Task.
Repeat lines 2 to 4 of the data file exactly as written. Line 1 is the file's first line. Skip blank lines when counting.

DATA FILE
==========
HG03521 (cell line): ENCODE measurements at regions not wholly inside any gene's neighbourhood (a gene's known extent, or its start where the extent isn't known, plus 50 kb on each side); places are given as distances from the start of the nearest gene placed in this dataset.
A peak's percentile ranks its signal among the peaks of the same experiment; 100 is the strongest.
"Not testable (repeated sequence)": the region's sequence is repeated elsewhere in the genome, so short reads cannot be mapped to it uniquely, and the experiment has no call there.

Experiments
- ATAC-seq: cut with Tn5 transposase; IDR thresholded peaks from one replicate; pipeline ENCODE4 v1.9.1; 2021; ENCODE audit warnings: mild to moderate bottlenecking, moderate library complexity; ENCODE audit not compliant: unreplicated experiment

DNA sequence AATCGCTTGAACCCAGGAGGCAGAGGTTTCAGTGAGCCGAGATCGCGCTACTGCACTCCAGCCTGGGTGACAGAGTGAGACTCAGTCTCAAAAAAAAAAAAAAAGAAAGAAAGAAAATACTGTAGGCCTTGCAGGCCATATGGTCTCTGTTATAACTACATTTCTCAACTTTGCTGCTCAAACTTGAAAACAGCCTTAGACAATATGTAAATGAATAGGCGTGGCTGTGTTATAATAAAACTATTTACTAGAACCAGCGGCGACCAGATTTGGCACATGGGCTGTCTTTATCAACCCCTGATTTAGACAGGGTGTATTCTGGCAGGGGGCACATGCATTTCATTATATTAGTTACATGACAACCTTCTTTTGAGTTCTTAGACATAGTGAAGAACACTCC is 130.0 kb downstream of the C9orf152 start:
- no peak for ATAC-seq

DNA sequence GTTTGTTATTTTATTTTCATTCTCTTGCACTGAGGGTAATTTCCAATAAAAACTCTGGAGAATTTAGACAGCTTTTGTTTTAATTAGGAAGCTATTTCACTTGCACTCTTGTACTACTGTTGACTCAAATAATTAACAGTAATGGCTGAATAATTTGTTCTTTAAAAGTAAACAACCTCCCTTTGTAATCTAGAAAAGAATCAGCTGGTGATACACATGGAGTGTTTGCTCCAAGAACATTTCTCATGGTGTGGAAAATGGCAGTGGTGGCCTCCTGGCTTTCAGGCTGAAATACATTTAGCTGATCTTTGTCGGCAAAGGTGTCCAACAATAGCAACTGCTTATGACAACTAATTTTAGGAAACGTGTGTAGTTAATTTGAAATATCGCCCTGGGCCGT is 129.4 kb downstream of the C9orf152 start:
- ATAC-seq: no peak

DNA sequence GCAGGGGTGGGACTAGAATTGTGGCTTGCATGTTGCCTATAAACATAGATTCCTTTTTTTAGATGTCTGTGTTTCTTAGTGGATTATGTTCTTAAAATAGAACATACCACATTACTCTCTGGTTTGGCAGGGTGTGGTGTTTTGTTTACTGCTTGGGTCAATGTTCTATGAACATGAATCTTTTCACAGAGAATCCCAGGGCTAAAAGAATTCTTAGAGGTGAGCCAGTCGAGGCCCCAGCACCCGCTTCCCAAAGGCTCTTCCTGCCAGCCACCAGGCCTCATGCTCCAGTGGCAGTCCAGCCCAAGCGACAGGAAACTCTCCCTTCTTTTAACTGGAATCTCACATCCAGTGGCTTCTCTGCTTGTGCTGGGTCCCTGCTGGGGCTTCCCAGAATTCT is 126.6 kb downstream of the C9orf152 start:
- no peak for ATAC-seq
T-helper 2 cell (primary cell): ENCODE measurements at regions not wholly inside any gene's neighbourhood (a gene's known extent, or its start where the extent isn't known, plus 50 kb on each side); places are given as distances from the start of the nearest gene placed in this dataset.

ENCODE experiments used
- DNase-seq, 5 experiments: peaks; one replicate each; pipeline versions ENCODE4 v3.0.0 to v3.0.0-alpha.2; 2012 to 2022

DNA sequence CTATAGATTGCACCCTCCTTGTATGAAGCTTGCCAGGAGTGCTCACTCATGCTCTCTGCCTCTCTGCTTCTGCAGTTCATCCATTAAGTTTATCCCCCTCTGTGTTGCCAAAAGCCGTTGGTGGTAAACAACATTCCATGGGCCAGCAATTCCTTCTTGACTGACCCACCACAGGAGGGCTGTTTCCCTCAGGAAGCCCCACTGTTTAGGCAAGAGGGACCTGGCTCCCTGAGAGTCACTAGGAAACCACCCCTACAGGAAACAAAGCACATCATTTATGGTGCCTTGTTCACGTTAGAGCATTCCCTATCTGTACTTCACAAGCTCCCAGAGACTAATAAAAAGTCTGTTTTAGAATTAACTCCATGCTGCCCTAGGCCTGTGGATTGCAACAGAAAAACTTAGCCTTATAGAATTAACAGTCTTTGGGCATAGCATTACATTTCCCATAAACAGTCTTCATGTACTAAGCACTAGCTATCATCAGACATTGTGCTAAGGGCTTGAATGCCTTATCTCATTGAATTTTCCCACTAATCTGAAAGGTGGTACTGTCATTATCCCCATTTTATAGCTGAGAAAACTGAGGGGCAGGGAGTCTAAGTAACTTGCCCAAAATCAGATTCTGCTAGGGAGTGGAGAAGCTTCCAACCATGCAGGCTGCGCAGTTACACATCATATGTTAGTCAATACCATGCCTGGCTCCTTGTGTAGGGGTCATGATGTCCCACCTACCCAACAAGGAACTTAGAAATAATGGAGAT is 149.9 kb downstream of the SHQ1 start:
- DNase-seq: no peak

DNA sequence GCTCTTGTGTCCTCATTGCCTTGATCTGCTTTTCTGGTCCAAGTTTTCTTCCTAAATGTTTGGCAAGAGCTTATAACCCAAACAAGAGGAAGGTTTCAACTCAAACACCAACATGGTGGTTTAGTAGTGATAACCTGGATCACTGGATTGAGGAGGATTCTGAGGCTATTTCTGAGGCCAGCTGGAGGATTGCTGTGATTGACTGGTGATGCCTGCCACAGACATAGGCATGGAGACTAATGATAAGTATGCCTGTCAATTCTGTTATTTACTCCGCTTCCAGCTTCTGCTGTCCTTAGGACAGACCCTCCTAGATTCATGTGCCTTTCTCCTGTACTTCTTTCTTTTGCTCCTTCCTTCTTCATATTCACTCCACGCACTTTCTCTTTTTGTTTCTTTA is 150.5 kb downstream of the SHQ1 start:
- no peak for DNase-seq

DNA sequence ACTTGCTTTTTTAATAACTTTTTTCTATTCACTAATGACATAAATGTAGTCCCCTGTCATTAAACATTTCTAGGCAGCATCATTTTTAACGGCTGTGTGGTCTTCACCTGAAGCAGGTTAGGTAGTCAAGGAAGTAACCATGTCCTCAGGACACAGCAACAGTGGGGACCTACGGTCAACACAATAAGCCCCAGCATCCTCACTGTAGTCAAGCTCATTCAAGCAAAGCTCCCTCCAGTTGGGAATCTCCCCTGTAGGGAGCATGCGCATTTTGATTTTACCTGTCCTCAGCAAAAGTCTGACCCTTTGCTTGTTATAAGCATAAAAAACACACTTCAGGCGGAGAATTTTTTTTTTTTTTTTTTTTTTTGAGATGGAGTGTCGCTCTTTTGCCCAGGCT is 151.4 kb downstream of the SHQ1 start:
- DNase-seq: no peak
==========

A peak's percentile ranks its signal among the peaks of the same experiment; 100 is the strongest.
"Not testable (repeated sequence)": the region's sequence is repeated elsewhere in the genome, so short reads cannot be mapped to it uniquely, and the experiment has no call there.

Experiments